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  • Writer's pictureGregory Koch

Capital One Field at Maryland Stadium - Maryland Terrapins Lacrosse


Photos by Gregory Koch, Stadium Journey


Stadium Info FANFARE Score: 3.71


Capital One Field at Maryland Stadium 90 Stadium Dr College Park, MD 20742



Year Opened: 1950 Capacity: 51,802


Terps Lacrosse

The Maryland Terrapins are one of the most successful college lacrosse programs in the country, winning three NCAA titles, most recently in 2017, and finishing runner-up an additional nine times. In all, the Terps have made the Final Four 27 times, and as of the end of the 2021 season had made the tournament every year since 2003 (excluding the canceled 2020 tournament). The Terrapins play their home games at Capital One Field at Maryland Stadium, which is also home to the football program. The stadium has a full capacity of 51,802, although the maximum capacity for lacrosse is typically lower as they do not sell all the seats.


The stadium was originally known as Byrd Stadium, after university president Harry “Curley” Byrd, but his name was taken off the stadium in 2015 due to his staunch racism and his role in preserving segregation in the University of Maryland System during his tenure.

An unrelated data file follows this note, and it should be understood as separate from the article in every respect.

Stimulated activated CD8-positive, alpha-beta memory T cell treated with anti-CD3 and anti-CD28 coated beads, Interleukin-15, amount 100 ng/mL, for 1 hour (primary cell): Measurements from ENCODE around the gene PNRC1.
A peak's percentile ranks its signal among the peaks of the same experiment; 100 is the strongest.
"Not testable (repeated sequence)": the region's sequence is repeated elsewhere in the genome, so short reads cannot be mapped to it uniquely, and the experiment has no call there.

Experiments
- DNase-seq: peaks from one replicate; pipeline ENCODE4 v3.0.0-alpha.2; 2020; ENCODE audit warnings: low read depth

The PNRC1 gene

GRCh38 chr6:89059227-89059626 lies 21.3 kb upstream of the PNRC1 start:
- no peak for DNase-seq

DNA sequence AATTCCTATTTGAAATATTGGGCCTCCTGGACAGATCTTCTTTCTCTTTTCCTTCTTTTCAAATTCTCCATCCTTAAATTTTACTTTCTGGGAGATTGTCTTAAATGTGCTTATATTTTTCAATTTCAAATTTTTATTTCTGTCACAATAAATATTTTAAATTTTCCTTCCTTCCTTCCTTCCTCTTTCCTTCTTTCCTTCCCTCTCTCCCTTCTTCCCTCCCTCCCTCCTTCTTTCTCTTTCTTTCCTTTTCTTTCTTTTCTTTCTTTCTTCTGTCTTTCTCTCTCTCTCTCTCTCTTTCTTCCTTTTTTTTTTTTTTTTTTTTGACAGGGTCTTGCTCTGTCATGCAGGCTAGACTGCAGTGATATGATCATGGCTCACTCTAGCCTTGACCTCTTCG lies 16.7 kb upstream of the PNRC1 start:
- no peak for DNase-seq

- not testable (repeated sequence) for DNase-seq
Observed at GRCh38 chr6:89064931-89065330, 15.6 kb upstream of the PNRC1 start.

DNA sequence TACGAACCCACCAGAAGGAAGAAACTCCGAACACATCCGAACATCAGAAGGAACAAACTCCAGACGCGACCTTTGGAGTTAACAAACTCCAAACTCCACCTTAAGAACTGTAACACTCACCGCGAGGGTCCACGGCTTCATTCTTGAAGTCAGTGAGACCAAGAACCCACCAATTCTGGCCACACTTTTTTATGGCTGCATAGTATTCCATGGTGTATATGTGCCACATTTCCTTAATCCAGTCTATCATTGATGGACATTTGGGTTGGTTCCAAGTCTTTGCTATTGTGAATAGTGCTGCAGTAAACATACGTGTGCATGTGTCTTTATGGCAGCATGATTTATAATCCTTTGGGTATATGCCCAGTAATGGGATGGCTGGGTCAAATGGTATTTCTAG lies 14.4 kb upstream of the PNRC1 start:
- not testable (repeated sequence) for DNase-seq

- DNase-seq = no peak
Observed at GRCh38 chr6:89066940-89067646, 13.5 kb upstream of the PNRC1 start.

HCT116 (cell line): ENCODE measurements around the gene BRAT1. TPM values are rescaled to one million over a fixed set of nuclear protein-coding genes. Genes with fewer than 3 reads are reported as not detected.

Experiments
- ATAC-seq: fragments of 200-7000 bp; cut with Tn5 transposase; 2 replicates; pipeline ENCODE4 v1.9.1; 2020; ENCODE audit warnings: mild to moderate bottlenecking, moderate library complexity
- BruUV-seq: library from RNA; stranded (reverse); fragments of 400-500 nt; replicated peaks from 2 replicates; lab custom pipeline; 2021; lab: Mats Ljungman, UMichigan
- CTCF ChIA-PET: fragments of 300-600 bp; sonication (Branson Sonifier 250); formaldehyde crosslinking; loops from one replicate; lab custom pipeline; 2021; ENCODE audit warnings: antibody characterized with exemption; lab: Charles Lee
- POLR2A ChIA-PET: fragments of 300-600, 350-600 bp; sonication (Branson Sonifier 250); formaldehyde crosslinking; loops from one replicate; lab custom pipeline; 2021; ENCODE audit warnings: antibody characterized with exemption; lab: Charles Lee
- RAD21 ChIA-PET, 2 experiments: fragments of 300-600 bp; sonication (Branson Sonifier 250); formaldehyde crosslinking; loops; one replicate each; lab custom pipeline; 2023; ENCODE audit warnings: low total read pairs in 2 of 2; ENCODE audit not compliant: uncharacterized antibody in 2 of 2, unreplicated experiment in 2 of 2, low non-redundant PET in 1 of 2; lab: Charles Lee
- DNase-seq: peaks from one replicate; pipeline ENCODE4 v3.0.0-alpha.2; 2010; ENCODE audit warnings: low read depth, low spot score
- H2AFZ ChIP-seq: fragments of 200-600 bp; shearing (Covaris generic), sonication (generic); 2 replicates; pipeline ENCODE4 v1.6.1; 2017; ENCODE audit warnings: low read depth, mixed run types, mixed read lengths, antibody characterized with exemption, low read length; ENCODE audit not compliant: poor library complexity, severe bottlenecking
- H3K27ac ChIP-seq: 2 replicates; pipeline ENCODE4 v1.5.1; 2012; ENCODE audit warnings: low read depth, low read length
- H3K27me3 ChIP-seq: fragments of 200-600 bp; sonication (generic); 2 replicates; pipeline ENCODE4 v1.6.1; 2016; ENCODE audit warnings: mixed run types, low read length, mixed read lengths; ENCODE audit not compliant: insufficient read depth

Food & Beverage 3

Although Maryland Stadium has many concession stands, most are not open for lacrosse. Only one or two of the many stands will typically be open, serving just basic options such as chicken tenders, hot dogs, pretzels, soda, and water. As with football, beer is available at Maryland lacrosse games for $10 a can, with a limit of one per person per trip.


Prices can be pretty high – the tenders and fries will cost $10, for instance, and bottled water is $4.


Atmosphere 5

College lacrosse is huge in Maryland, where it is the official state team sport (but not the official state sport, which is jousting). A Terps game is no exception, and the school does a great job of getting fans into the game, starting with a pregame hype video that is comparable to what you would see at many football and basketball games across the country.


There is music played after every Terps goal and giveaways and promotions on the concourse. There are activities during timeouts just as you would see for football or basketball, and local youth lacrosse teams will scrimmage at halftime. There is also a mascot named Testudo, a turtle who can be seen roaming the stands or appearing on the field before and during the game. All in all, the atmosphere here is comparable to what you would see for football or basketball at many schools.